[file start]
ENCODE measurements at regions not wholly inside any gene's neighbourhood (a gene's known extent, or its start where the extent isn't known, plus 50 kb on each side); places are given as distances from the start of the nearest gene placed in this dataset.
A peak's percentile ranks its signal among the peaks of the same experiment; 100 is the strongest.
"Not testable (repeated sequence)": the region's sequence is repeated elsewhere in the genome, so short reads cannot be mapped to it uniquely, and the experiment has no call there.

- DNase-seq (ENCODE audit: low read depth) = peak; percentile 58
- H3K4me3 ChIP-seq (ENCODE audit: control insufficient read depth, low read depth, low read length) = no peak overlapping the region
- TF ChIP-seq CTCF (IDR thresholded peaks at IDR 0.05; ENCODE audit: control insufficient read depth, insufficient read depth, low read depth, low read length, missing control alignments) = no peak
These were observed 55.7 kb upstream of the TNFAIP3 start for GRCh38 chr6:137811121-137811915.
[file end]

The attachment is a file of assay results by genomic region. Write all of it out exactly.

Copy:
ENCODE measurements at regions not wholly inside any gene's neighbourhood (a gene's known extent, or its start where the extent isn't known, plus 50 kb on each side); places are given as distances from the start of the nearest gene placed in this dataset.
A peak's percentile ranks its signal among the peaks of the same experiment; 100 is the strongest.
"Not testable (repeated sequence)": the region's sequence is repeated elsewhere in the genome, so short reads cannot be mapped to it uniquely, and the experiment has no call there.

- DNase-seq (ENCODE audit: low read depth) = peak; percentile 58
- H3K4me3 ChIP-seq (ENCODE audit: control insufficient read depth, low read depth, low read length) = no peak overlapping the region
- TF ChIP-seq CTCF (IDR thresholded peaks at IDR 0.05; ENCODE audit: control insufficient read depth, insufficient read depth, low read depth, low read length, missing control alignments) = no peak
These were observed 55.7 kb upstream of the TNFAIP3 start for GRCh38 chr6:137811121-137811915.